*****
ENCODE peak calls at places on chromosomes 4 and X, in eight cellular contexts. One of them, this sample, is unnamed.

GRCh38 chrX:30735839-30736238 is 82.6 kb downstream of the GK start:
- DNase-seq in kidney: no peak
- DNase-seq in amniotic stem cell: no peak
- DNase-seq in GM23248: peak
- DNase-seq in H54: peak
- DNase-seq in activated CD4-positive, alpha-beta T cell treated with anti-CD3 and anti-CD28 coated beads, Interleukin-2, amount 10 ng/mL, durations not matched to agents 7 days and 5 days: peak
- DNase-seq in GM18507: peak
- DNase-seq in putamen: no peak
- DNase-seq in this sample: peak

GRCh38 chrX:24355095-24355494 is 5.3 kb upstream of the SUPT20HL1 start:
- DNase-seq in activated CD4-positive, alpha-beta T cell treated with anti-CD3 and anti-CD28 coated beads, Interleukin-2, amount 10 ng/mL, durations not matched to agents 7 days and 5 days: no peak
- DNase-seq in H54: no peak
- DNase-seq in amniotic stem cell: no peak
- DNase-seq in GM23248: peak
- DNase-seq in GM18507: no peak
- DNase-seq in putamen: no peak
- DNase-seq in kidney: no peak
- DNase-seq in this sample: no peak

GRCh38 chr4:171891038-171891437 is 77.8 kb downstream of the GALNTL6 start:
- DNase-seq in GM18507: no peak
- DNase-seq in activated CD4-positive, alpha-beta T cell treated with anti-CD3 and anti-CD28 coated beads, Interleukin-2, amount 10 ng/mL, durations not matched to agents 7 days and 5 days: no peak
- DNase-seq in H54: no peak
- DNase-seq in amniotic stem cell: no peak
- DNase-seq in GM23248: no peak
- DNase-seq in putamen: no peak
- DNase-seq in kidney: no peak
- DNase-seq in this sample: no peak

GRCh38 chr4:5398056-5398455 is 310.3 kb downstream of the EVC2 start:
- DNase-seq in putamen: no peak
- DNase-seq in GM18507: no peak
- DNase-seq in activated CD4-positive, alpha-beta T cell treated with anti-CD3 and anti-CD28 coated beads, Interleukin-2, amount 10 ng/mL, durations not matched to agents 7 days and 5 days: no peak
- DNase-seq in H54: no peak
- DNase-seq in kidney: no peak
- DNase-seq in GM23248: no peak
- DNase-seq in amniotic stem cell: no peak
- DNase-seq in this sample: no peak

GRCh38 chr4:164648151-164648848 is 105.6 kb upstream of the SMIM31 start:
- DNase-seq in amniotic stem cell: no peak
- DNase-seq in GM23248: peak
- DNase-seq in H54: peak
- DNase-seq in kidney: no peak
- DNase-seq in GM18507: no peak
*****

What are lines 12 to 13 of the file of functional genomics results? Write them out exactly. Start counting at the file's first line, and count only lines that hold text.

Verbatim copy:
- DNase-seq in activated CD4-positive, alpha-beta T cell treated with anti-CD3 and anti-CD28 coated beads, Interleukin-2, amount 10 ng/mL, durations not matched to agents 7 days and 5 days: no peak
- DNase-seq in H54: no peak